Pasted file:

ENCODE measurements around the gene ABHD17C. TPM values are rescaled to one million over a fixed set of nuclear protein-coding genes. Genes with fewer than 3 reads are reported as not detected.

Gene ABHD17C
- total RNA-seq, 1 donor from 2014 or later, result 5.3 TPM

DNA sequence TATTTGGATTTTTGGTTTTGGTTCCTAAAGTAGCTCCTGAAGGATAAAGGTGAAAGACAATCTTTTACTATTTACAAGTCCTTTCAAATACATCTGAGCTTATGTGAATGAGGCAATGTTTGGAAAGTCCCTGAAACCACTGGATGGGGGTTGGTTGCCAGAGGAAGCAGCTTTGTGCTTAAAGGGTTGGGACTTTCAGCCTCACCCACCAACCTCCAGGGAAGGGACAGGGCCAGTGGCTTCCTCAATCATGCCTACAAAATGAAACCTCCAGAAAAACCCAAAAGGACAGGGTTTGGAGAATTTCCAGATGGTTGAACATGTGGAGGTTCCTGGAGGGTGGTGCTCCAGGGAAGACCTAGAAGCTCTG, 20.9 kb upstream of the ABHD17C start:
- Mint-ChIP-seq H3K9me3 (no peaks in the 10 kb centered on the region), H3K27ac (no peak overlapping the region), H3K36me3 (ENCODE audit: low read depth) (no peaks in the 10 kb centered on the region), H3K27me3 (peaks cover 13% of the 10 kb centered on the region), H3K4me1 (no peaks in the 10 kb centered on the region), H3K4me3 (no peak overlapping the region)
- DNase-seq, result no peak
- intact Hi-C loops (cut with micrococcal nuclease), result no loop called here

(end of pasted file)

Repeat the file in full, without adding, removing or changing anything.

ENCODE measurements around the gene ABHD17C. TPM values are rescaled to one million over a fixed set of nuclear protein-coding genes. Genes with fewer than 3 reads are reported as not detected.

Gene ABHD17C
- total RNA-seq, 1 donor from 2014 or later, result 5.3 TPM

DNA sequence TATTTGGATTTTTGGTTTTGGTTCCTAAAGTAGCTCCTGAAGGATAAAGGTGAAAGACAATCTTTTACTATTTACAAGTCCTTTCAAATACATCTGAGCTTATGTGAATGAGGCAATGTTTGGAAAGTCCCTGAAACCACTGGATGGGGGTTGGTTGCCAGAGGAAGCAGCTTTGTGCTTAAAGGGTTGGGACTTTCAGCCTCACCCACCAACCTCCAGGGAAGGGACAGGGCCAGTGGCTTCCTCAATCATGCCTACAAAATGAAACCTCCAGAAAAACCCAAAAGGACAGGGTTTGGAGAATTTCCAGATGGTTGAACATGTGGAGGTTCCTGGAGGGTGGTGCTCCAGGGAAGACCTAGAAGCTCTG, 20.9 kb upstream of the ABHD17C start:
- Mint-ChIP-seq H3K9me3 (no peaks in the 10 kb centered on the region), H3K27ac (no peak overlapping the region), H3K36me3 (ENCODE audit: low read depth) (no peaks in the 10 kb centered on the region), H3K27me3 (peaks cover 13% of the 10 kb centered on the region), H3K4me1 (no peaks in the 10 kb centered on the region), H3K4me3 (no peak overlapping the region)
- DNase-seq, result no peak
- intact Hi-C loops (cut with micrococcal nuclease), result no loop called here